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Review: 'Tomorrow' takes on Shakespeare through actors' eyes

March 21, 2013|By Margaret Gray
  • Jamie Booth (Geoffrey Forward) and Laura Keating (Jenn Robbins) confront private demons and learn dark secrets about each other as they rehearse scenes from "Macbeth" in Donald Freed's new play, "Tomorrow."
Jamie Booth (Geoffrey Forward) and Laura Keating (Jenn Robbins) confront… (John Flynn )

If the title of Donald Freed’s new play, now at the Skylight Theatre, doesn’t prompt you to quote Macbeth (“Tomorrow and tomorrow and tomorrow…”), you are probably not its intended demographic. The heart of “Tomorrow” is three actors discussing and rehearsing scenes from the Shakespeare tragedy.

And, yes, it sounds dry and cerebral, like something only a dramaturge would be into. As I actually have a degree in dramaturgy, you might roll your eyes when I say I was on the edge of my seat as I watched the characters hunt Lady Macbeth’s psychology through the text, history and their own pasts. But honestly, this sequence crackles with suspense, sexual tension and passion for the stage.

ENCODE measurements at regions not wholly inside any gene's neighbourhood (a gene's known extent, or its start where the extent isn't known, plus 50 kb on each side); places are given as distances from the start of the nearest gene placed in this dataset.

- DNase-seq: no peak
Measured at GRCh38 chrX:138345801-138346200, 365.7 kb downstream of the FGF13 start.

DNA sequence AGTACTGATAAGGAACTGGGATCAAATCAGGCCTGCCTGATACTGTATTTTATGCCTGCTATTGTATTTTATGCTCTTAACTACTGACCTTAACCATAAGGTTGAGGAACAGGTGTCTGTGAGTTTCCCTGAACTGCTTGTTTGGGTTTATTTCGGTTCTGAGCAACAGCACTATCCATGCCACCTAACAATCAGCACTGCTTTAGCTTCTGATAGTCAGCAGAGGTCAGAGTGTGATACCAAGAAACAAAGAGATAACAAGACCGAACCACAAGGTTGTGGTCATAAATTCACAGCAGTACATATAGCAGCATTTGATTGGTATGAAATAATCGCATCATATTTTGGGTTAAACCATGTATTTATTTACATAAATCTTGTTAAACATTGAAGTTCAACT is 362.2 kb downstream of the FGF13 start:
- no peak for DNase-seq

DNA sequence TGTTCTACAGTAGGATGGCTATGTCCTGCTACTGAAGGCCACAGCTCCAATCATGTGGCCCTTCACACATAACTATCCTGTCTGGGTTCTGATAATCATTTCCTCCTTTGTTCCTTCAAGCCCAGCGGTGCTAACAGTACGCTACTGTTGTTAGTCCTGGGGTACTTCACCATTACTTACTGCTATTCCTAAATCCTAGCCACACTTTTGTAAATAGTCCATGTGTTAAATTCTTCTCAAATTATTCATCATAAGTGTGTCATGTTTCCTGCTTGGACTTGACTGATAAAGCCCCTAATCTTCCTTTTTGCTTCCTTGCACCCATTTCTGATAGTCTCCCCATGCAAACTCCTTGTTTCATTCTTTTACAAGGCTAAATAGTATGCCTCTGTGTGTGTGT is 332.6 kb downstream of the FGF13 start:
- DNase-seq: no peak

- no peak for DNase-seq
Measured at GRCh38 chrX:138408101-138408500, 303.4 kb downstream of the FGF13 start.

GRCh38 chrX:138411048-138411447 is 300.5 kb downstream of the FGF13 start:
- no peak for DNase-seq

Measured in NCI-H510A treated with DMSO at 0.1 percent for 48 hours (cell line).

It clearly reflects the theatrical excitement of the production team, a collaboration by Skylight Theatre Company, Rogue Machine and England’s York Theatre Royal — which also lent director Damian Cruden.

The only trouble is getting to the good part. The first act creeps in a petty pace, glacially establishing that the actress Laura Keating (Jenn Robbins) is afraid to play Lady Macbeth, so she has come to beg a famous reclusive actress, the 100-year-old Abigail Booth (Salome Jens, whose stage presence is breathtaking), to coach her.

Booth, a (fictional) descendant of the (real) theatrical family to which John Wilkes belonged, lives alone with her memories and her dour 50-ish great-nephew, Jamie (Geoffrey Forward), himself a former actor who mysteriously fled the stage during — coincidentally? — a performance of “Macbeth.”

Surrounded by black-and-white photographs, listening aghast to radio broadcasts of the 2000 presidential election, the two are a little bit  “Sunset Blvd.” with some “Grey Gardens” thrown in. Rogue Machine’s Stephanie Kerley Schwartz, who does faded splendor beautifully, designed the West Hollywood studio where these fascinating, high-strung oddballs undertake their study.

Although everything that precedes and follows the rehearsal scenes feels strained and incompletely developed in comparison, all three performances are nonetheless strongly felt, and, especially in those scenes, may even remind you of why you liked plays in the first place.


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“Tomorrow.” Skylight Theatre, 1816 ½ N. Vermont Ave., Los Angeles. 8 p.m. Fridays and Saturdays, 2 p.m. Sundays. $17.50-$34. Ends April 21. (702) 582-8587 or

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